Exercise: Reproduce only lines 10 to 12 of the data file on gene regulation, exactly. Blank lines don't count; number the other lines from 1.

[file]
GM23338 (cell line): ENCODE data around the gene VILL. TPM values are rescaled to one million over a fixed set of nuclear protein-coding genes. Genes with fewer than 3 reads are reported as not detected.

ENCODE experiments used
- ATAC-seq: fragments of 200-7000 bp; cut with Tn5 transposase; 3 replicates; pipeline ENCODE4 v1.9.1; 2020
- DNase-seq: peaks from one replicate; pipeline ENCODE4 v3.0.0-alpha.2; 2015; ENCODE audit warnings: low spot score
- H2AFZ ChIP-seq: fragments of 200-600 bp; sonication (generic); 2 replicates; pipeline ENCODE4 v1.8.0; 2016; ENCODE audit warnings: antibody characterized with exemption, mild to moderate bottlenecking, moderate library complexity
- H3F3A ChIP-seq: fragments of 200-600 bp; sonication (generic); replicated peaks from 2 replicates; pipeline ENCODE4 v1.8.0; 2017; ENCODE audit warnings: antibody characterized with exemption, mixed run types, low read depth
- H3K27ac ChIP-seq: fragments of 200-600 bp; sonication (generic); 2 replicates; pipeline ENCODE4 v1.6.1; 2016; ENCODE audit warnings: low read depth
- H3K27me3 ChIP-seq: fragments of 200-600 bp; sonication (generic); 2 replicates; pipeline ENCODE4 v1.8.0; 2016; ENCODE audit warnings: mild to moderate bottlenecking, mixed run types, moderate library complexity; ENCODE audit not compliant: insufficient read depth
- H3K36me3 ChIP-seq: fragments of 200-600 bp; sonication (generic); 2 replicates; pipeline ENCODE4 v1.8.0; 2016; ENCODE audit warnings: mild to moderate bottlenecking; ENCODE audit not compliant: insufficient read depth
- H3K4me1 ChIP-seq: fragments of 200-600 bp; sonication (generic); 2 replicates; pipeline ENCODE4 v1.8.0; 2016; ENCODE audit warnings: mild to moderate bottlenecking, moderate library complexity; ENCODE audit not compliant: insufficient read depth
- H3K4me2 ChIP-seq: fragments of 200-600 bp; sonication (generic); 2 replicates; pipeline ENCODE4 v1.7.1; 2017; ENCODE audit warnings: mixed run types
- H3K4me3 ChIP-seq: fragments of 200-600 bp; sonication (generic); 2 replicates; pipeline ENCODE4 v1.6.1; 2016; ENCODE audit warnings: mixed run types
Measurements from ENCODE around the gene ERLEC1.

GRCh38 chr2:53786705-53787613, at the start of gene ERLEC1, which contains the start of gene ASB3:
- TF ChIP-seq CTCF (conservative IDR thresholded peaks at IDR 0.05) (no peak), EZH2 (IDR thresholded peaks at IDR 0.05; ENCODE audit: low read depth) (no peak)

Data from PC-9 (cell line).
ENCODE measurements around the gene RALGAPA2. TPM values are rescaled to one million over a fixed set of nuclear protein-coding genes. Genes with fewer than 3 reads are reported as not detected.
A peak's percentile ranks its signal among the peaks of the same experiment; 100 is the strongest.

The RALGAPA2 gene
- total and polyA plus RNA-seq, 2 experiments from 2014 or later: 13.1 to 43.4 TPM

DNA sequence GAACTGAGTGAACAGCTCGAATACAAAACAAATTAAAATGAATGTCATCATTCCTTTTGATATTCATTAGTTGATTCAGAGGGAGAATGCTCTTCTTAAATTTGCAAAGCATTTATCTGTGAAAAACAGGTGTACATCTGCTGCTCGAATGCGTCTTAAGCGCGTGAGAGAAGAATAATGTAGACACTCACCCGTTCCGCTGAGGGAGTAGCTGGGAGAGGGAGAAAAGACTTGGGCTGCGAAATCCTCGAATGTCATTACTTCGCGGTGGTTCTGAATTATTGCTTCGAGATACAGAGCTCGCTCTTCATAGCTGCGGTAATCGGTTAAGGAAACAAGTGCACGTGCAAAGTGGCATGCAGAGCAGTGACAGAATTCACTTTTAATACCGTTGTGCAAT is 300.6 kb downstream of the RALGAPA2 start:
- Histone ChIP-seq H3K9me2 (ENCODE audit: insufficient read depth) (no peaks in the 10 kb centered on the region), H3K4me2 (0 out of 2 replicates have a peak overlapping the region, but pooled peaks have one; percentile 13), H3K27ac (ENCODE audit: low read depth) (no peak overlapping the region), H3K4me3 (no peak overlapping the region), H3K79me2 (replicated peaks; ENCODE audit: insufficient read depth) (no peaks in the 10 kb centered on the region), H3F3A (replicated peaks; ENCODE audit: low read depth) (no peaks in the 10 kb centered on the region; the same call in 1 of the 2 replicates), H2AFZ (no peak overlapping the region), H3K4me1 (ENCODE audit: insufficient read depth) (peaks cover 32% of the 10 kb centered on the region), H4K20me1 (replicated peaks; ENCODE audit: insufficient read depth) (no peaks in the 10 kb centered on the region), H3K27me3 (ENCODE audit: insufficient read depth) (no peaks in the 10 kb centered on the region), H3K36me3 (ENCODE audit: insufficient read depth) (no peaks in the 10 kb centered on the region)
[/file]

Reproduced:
- H3K4me1 ChIP-seq: fragments of 200-600 bp; sonication (generic); 2 replicates; pipeline ENCODE4 v1.8.0; 2016; ENCODE audit warnings: mild to moderate bottlenecking, moderate library complexity; ENCODE audit not compliant: insufficient read depth
- H3K4me2 ChIP-seq: fragments of 200-600 bp; sonication (generic); 2 replicates; pipeline ENCODE4 v1.7.1; 2017; ENCODE audit warnings: mixed run types
- H3K4me3 ChIP-seq: fragments of 200-600 bp; sonication (generic); 2 replicates; pipeline ENCODE4 v1.6.1; 2016; ENCODE audit warnings: mixed run types